As you read from the caption above, the central and north coast fan favorite, the any 2 salmon season south of Cape Falcon, closes after tomorrow (Friday). It’s been a productive run for those that were able to participate. Anglers will now have to ply these coastal estuaries for wild coho and Chinook in the coming weeks.
Tillamook Bay is producing some wild coho (retention on Wednesday and Saturdays), along with some wild Chinook, requiring release. The Ghost Hole seems to be the most productive option, eelgrass is reported as problematic in the west channel.
The Nehalem is also a stronghold for wild coho, with the best catches coming from the town of Nehalem upstream. There wasn’t enough rain to raise water levels on the NF Nehalem. Zero returning adults have been reported at the hatchery as of yet, the river remains at summer lows.
The Nestucca has fair numbers of Chinook present and we are in peak season here. Weekend tides look good for bobber fishing, but trollers will likely continue to score fair results using flashers and spinners or spinfish.
The Siletz is still booting out good numbers of Chinook and coho are showing in better numbers too. It will likely only get better as we enter October.
The Alsea is producing fair for Chinook and closes after 9/30 for wild coho.
Yaquina Bay has both Chinook and coho available and anglers are finding fish with some regularity.
Bottomfishing remains excellent with most effort remaining in the nearshore. Be cognizant of new bag limits and restrictions. Find them HERE.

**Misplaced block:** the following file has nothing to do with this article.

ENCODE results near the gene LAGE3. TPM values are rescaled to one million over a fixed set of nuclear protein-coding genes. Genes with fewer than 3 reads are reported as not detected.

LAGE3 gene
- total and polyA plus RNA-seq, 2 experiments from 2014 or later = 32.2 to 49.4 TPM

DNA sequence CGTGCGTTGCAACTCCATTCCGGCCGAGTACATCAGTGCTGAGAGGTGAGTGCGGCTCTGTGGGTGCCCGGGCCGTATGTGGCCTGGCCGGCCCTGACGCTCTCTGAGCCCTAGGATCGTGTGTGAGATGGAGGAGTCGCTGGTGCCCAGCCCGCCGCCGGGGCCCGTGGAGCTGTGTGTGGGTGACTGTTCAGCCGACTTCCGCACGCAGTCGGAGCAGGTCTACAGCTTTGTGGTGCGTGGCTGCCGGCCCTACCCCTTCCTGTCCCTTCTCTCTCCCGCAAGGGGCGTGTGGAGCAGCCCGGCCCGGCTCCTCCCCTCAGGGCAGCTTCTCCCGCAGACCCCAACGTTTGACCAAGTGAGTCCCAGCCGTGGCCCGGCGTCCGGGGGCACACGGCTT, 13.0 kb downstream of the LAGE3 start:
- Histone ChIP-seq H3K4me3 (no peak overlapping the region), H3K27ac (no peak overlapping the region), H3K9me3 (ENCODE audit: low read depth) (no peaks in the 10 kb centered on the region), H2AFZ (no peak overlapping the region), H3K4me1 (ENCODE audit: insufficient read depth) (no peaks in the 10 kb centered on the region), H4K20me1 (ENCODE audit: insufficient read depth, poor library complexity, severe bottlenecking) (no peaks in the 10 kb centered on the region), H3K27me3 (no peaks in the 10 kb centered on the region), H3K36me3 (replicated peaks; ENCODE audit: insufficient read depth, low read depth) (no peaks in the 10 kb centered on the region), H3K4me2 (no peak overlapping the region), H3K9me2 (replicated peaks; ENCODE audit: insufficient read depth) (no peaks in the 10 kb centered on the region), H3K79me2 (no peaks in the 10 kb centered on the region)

Several north coast lakes have been stocked with trophy trout for anglers to enjoy. Check out the ODF&W web site for details on stocking.
See the full North Coast Report and Forecast for Members right here.
Willamette River System Report – Contributor Glenn Zinkus reports:
Alton Baker Canal: Alton Baker Canal was stocked with 900 legal size trout. As always, a great put and take option for anglers and families in the Eugene area. Alton Baker will be stocked weekly into the fall.
Detroit Reservoir: Kokanee reports this week indicate a slowdown in the fishing. Fish are down deeper, but anglers are not reporting much catch.
At this point, there are more reports of the kokanee turning – losing scales and color in the meat.
Water is dropping, but Mongold boat ramp is currently usable. See level report below.
Green Peter Reservoir: Little bit of a pickup in kokanee reports over the past day with good numbers caught by some anglers. Fish have been in the 50 to 90 foot range, with most in and around 60 feet deep.
As a caution, there are some reports of thefts from boat ramps including catalytic converters.
Junction City Pond: JC Pond was stocked the end of May with 1,000 legal size rainbows. Good local option for southern Willamette Valley anglers. Note that Junction City Pond stocking is complete for the season and resumes again in the fall.